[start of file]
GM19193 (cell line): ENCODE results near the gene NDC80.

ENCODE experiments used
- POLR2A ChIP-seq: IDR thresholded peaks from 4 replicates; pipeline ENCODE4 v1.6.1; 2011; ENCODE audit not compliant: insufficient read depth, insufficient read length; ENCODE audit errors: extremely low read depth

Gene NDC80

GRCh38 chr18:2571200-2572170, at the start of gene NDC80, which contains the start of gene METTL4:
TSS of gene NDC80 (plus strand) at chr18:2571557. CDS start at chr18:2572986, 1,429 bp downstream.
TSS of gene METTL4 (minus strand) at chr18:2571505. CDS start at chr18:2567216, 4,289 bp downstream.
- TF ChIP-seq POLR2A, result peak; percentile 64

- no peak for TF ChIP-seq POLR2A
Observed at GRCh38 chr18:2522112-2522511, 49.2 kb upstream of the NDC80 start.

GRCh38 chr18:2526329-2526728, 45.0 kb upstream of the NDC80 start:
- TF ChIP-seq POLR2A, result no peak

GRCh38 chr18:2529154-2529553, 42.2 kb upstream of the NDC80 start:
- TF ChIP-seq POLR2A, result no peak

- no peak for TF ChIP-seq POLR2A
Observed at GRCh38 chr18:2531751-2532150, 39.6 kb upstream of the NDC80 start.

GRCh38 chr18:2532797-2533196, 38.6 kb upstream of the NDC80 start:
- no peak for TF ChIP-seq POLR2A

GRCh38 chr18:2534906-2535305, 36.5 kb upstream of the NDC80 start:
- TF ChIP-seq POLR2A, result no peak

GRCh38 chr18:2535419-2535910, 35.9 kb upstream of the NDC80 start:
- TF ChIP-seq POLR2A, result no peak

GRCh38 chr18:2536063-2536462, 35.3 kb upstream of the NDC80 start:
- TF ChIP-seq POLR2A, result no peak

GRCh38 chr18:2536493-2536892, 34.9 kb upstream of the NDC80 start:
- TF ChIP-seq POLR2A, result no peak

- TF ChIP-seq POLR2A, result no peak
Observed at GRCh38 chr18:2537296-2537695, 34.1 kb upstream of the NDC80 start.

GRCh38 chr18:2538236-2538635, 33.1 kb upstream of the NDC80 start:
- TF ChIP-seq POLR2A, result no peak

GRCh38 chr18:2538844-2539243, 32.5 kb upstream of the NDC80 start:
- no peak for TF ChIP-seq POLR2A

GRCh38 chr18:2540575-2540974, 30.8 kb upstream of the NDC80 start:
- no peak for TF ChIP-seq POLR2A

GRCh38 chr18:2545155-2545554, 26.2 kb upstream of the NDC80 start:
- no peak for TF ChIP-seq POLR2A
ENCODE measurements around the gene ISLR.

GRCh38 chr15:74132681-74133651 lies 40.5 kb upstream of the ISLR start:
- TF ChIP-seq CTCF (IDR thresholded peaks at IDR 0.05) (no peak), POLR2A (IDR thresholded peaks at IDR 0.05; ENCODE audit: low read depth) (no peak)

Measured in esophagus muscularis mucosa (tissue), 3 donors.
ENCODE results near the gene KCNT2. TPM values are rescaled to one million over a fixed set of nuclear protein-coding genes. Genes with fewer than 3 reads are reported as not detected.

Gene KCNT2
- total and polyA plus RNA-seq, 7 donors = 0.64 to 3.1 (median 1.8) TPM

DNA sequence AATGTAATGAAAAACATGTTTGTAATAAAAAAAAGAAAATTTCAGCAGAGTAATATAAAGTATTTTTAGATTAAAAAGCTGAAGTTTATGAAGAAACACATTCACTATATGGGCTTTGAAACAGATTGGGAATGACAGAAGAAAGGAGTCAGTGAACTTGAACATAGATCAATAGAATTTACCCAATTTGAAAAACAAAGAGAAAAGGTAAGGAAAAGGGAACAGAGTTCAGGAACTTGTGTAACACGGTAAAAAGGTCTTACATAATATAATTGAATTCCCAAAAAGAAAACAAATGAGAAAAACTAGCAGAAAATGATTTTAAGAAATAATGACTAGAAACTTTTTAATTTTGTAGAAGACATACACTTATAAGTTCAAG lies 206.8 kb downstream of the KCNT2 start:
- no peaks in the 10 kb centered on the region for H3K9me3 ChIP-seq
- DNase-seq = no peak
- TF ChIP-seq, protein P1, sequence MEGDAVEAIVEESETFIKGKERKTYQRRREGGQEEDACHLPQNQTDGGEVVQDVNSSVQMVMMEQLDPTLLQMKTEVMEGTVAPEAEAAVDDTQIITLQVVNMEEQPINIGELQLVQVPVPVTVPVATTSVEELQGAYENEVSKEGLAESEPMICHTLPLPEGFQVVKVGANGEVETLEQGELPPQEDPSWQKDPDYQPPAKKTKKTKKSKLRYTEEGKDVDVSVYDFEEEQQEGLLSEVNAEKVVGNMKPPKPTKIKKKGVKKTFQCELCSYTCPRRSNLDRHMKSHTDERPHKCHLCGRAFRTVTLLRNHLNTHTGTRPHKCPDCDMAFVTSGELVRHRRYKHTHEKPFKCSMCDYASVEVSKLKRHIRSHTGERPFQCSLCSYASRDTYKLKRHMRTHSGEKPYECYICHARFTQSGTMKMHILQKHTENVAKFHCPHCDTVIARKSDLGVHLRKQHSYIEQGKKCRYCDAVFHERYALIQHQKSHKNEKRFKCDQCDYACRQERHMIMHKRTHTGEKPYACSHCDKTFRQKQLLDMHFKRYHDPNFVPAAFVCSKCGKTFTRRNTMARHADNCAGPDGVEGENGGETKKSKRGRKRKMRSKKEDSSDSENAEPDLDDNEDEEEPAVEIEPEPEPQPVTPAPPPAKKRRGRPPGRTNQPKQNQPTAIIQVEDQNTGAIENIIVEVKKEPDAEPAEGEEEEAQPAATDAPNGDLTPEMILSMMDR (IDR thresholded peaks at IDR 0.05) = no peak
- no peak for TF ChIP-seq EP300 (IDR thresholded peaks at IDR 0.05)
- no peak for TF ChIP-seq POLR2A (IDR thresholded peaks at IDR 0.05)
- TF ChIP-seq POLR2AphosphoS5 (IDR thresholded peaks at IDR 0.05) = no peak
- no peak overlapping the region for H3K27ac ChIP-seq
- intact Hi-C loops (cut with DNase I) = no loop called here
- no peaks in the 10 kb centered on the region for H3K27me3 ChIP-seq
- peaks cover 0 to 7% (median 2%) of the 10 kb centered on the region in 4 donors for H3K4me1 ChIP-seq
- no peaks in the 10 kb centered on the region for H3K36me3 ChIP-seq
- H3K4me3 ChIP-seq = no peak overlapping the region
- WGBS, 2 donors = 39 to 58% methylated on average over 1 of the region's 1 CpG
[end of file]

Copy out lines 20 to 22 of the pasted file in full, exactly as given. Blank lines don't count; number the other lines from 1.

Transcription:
- TF ChIP-seq POLR2A, result no peak

GRCh38 chr18:2535419-2535910, 35.9 kb upstream of the NDC80 start:
- TF ChIP-seq POLR2A, result no peak